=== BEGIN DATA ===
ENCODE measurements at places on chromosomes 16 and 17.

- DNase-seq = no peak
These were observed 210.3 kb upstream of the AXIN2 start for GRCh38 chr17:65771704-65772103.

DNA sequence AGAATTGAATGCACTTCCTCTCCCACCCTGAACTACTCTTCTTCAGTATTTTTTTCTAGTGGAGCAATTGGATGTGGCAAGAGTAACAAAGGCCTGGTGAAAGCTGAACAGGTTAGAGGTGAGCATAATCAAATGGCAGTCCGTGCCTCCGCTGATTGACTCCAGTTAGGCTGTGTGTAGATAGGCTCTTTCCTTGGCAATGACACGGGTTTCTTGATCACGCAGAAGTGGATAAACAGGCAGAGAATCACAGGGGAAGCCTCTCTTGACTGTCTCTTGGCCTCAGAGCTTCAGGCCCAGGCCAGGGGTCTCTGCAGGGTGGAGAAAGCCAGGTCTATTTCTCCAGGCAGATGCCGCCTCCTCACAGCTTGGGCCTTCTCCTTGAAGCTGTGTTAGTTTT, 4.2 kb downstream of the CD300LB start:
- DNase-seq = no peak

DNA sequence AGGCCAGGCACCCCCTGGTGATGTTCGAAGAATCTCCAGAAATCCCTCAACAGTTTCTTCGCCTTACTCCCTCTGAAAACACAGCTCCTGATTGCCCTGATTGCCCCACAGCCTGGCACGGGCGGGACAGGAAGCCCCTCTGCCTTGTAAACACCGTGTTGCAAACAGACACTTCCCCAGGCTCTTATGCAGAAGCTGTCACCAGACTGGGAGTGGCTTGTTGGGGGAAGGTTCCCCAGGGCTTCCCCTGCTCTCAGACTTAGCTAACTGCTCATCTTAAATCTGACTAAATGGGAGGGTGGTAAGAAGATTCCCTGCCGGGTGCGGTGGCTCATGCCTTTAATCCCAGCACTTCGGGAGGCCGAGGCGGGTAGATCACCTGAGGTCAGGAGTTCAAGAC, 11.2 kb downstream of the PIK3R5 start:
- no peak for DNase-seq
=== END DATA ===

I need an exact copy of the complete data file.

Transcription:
ENCODE measurements at places on chromosomes 16 and 17.

- DNase-seq = no peak
These were observed 210.3 kb upstream of the AXIN2 start for GRCh38 chr17:65771704-65772103.

DNA sequence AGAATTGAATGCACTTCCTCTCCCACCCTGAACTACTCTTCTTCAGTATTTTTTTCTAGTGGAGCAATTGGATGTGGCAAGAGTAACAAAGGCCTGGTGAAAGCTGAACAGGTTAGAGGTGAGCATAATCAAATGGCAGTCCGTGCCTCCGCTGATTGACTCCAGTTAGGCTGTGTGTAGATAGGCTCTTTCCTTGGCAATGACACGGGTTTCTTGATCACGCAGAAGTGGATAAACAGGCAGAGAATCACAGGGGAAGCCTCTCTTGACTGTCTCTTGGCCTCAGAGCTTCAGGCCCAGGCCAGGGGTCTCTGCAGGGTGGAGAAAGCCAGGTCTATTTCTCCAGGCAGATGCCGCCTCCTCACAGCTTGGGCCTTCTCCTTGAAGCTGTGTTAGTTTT, 4.2 kb downstream of the CD300LB start:
- DNase-seq = no peak

DNA sequence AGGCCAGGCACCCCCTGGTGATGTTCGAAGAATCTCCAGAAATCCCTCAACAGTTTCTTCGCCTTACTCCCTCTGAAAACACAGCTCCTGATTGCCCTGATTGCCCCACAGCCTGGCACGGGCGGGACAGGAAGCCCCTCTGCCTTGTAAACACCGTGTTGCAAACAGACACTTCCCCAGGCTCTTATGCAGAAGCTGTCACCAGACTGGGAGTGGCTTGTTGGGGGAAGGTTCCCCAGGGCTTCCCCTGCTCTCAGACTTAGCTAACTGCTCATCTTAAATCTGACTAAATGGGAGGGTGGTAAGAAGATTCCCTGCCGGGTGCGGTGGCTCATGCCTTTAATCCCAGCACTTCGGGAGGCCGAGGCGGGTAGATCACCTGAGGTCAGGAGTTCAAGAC, 11.2 kb downstream of the PIK3R5 start:
- no peak for DNase-seq